Our February Fiber Junkies February meeting had to be cancelled due to bad weather.....so this March meeting was bursting with activity.Our group creates a 'goals' list once a each year. During the discussion for 2015, we wondered if we could speed up the process of ice dyeing by using the microwave. Obviously we had to try. We used Judy's fabulous well stocked and equipped studio with access to an outdoor deck for this rather messy project.
ur South Carolina members, Kate and Denny live close to each other and often spend time experimenting on their own. The rest of us are the beneficiaries of their efforts....saving us lots of time refining some steps before we gather.
The following is not meant to be a tutorial for microwave ice dyeing....we now know there are a lot of elements that alter the results of this technique. Truly, we are still in the learning process....some successes and some ho-hums.....
We began by soaking our chosen fabric pieces in soda ash.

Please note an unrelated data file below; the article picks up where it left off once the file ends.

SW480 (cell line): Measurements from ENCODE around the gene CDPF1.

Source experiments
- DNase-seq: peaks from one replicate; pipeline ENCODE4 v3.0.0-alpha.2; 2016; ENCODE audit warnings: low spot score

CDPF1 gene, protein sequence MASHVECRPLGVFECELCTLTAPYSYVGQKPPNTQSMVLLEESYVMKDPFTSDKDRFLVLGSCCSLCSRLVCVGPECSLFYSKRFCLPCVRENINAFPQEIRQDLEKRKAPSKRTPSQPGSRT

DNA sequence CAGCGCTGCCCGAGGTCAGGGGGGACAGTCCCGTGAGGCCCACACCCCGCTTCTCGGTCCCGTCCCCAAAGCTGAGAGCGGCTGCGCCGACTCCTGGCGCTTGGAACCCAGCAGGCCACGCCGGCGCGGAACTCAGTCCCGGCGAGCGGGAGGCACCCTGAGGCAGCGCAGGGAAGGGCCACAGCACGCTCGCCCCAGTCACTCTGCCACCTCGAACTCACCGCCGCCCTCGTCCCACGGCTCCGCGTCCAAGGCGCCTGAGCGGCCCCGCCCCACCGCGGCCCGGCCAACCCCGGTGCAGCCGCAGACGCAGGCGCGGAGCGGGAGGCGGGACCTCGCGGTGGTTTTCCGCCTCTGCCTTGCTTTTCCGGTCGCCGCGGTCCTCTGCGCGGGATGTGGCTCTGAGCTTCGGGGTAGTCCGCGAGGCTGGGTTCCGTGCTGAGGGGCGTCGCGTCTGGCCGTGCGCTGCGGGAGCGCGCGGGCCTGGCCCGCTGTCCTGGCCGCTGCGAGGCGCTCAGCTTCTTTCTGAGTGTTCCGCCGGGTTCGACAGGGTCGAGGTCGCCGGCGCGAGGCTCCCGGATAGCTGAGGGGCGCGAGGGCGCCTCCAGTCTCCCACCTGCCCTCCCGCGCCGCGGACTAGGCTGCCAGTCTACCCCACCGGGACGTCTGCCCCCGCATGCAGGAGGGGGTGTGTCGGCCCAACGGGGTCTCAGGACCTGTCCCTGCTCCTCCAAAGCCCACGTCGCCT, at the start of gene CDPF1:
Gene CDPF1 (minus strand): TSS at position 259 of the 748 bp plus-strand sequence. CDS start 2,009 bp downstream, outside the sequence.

A dedicated 'for crafts only' microwave, an ice crusher, plastic wrap, hot pads, and assorted plastic containers were at hand.
Here Kate demonstrates how to begin.....soda ash soaked cotton fabric is scrunched into a large bowl.
Another approach is to place a smaller amount of prepared fabric in the bottom of the bowl, covered by a plastic 'strainer' disc which is then covered with another piece of fabric. The idea here is that as the dye covered ice melts, it seeps down onto the piece at the bottom of the bowl. Sometimes this can create the most lovely designs....other times the fabric comes out looking like mud!
The top layer of fabric is lightly covered with crushed ice (**the normal ice dyeing we've done in the past utilized crushed ice and ice cubes....but we got better results in the microwave using only crushed ice.)
Now, wearing a protective mask and rubber gloves, dry Procion MX dye is sprinkled onto the ice. The amount, color, and placement of the dye affected the results. At the end of the day, we still couldn't put an exact 'recipe' together to assure uniform results.
The 'prepared' bowl was placed in the microwave, covered with a plastic lid or plastic wrap and zapped. The timing varied according to the component of the bowls' content. Smaller units took about 4 mins. Larger ones as long a 6-10 mins. on high.
Obviously, both the liquid and fabric is hot when it comes out of the microwave....after cooling a bit, the fabric was rinsed. Each of us packaged our fabrics in plastic bags and at home, washed them with synthropol.
Here's one of Gen's successes.
....and a winner Judy created.
Next post I'll show some before's and after's of my fabrics.